’With this notice, the Office of Science and Technology Policy (OSTP) within the Executive Office of the President, requests input from the community regarding enhancing public access to archived publications resulting from research funded by Federal science and technology agencies.’

Some commenting around this issue can be found in the Office of Science and Technology Policy Blog. (via @BoraZ on twitter). It is great to see the OSTP having started this discussion, and I will be interested to see where this leads to.

With the year coming to an end, nothing like summarizing what has been achieved, and here is a post summarizing how 2009 was a great year for Open Access (also via @BoraZ)

And it was great to hear about the new partnership between ResearchBlogging.org and PLoS. Nice!

The ‘How is this Reasonable?”

There is a post by Martin Fenner describing a talk on Open Access he gave at his University. I especially liked this extract:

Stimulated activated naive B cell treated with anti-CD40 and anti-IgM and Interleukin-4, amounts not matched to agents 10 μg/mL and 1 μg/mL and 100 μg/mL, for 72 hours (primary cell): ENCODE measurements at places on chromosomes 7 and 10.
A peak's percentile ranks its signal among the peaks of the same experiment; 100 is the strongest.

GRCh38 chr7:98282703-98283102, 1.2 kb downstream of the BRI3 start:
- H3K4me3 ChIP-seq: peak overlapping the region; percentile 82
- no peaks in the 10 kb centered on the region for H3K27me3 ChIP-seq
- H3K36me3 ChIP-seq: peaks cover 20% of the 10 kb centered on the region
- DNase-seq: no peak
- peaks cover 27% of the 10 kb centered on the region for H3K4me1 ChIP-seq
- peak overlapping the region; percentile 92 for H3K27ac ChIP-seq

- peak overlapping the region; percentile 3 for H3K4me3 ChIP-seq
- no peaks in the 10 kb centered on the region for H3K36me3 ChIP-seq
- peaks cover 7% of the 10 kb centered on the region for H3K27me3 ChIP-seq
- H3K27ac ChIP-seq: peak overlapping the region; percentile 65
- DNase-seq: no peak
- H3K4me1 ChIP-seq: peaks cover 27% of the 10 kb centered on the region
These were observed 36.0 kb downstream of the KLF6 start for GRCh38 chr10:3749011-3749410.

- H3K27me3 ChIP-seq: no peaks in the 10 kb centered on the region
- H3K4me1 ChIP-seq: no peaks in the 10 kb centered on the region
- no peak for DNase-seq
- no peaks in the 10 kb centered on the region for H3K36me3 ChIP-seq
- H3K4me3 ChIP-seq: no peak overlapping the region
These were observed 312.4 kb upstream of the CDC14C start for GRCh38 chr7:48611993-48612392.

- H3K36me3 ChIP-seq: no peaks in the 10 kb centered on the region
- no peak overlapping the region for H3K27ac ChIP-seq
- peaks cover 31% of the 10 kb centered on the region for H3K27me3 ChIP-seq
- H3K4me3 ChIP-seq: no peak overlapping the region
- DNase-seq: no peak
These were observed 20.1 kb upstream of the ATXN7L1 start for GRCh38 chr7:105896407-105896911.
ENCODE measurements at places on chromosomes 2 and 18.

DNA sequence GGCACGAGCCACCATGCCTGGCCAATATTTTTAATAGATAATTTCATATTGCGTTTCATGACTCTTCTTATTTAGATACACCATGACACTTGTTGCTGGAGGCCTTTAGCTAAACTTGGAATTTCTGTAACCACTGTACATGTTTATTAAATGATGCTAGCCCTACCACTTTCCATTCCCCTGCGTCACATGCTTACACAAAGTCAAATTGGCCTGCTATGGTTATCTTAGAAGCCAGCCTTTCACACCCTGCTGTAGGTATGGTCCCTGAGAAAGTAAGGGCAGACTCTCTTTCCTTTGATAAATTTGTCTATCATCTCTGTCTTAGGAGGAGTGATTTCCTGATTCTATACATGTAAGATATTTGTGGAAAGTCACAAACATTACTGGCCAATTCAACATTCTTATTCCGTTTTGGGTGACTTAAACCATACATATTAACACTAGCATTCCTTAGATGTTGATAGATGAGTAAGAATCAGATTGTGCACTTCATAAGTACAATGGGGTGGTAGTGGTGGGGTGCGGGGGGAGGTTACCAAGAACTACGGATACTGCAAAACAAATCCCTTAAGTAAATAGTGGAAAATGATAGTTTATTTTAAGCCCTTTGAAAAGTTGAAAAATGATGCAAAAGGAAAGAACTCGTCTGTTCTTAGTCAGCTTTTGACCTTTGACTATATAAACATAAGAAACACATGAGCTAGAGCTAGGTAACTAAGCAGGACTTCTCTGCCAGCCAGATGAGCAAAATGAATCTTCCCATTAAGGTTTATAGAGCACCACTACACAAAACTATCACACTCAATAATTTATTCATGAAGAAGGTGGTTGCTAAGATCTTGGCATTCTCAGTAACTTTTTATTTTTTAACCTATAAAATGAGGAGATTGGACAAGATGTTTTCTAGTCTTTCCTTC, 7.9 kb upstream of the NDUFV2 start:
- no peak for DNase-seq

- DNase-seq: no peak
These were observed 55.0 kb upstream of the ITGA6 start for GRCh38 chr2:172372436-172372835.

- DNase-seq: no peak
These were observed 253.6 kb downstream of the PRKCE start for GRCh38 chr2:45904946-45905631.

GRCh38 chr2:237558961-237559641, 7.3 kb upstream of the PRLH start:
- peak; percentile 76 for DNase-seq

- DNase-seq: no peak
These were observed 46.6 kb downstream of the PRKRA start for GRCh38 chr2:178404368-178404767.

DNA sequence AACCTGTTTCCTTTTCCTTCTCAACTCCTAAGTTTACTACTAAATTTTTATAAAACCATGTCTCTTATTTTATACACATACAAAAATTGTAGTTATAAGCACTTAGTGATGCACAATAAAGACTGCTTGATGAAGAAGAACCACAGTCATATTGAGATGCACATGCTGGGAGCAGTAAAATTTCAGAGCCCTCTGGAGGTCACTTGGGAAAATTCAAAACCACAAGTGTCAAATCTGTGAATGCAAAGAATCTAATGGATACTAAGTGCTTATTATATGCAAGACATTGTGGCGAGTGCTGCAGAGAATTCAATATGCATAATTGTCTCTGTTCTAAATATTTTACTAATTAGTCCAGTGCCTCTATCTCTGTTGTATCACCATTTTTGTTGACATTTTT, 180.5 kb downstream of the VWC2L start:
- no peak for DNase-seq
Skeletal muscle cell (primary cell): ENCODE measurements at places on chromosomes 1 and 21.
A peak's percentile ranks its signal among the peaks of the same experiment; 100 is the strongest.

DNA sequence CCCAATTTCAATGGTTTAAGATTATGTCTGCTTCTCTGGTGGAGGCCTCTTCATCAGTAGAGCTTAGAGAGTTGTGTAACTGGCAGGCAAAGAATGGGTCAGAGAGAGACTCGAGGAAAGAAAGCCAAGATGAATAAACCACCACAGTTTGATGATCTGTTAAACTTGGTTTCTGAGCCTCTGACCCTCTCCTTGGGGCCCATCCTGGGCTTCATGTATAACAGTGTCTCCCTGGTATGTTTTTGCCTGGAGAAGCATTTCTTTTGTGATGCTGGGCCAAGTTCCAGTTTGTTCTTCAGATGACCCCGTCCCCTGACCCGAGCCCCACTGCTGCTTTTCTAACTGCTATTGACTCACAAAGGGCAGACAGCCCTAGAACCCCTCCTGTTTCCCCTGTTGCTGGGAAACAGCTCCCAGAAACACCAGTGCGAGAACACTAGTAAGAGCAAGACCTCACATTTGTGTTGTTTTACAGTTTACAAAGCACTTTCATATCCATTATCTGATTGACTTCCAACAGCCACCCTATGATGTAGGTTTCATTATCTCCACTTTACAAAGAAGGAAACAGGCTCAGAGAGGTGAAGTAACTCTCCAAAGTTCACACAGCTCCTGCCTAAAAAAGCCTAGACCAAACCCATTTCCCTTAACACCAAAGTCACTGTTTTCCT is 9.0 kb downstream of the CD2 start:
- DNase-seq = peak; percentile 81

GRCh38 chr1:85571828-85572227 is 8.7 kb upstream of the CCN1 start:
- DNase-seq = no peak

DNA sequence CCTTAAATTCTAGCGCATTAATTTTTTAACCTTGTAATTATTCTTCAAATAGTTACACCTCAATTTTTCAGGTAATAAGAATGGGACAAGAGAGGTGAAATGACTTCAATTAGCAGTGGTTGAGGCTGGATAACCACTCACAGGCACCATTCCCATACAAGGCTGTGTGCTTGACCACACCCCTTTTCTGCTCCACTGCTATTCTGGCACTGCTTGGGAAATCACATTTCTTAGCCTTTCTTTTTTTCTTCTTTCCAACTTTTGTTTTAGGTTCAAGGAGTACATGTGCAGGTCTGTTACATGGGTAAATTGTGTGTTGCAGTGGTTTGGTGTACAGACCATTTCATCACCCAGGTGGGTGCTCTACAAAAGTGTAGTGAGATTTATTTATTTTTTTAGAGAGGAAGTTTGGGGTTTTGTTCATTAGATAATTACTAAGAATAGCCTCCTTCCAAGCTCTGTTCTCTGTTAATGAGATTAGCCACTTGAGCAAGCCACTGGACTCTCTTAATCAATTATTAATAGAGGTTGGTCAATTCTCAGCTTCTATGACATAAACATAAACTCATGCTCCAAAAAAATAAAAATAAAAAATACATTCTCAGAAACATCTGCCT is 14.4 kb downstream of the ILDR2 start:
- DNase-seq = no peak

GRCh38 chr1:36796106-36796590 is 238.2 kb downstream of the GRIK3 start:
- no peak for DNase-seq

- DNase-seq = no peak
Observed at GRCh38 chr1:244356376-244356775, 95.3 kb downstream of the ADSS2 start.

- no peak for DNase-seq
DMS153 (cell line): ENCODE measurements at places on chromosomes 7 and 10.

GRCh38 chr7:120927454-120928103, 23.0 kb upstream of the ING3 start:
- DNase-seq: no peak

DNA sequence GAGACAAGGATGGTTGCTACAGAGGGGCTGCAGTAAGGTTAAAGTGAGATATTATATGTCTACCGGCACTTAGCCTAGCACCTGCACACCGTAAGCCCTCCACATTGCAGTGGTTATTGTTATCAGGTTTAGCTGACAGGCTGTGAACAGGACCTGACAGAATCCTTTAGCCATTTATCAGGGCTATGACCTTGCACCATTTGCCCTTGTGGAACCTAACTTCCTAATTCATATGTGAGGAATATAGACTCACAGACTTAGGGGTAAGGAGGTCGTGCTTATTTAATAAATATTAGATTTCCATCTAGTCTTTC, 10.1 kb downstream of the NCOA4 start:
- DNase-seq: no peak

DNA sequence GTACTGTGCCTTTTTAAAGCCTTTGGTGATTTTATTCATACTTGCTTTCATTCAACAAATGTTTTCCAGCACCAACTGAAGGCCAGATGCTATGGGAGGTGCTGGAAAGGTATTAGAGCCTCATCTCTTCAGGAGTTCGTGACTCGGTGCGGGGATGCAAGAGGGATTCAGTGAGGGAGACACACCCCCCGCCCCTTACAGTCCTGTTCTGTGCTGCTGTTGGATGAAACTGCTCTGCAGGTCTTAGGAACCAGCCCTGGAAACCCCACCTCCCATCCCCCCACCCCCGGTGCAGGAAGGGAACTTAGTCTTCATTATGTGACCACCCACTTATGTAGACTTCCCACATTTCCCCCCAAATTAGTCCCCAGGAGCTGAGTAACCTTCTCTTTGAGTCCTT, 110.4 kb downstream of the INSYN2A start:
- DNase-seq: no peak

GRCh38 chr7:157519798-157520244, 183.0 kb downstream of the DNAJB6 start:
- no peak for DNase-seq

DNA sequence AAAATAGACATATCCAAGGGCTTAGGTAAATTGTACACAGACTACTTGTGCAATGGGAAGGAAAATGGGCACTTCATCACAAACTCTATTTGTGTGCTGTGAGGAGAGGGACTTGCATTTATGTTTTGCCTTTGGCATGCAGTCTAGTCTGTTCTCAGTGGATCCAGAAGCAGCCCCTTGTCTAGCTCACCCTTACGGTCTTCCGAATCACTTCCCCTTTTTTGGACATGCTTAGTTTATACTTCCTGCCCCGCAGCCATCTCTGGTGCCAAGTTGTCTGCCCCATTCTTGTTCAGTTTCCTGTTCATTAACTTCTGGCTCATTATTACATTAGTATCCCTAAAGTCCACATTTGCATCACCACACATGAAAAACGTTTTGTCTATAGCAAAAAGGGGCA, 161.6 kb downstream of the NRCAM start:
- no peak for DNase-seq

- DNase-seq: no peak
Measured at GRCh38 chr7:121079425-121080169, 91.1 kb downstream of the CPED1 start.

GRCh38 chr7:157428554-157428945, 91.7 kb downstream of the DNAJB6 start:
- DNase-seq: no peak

’Reuse of a figure or table in an academic seminar usually falls under fair use, but many journals still require a (free) permission. And using the same figure in a medical conference can cost several hundred dollars, and it doesn’t really matter that you are one of the authors of the paper’

I did not know that use of my own figures at a conference did not fall under fair use. It’s just not right.

But this is even worse:

Who could oppose non-profit blind/disabled groups helping disabled people get access to written work?

You can find the answer in BoingBoing.

Back to the good: Cornell University

Cornell University Library partners with the Internet archive (heard through Open Access News). Absolutely priceless gems can be found here! There is nothing like dusting off the cobwebs of some old journal issues and reading the scientific discoveries as they were described originally by the scientists themselves. Cornell University has made this a lot easier.

Cornell University has a great series of videos on YouTube, including a really interesting one on bird’s songs. (By the way, wonderful description of feathers in Ed Yong’s Not Exactly Rocket Science blog.)

The Cornell lab of Ornithology also runs a great Citizen Science programme. (Dave Munger has a wonderful post about Citizen Science in Seed Magazine.)

Finally,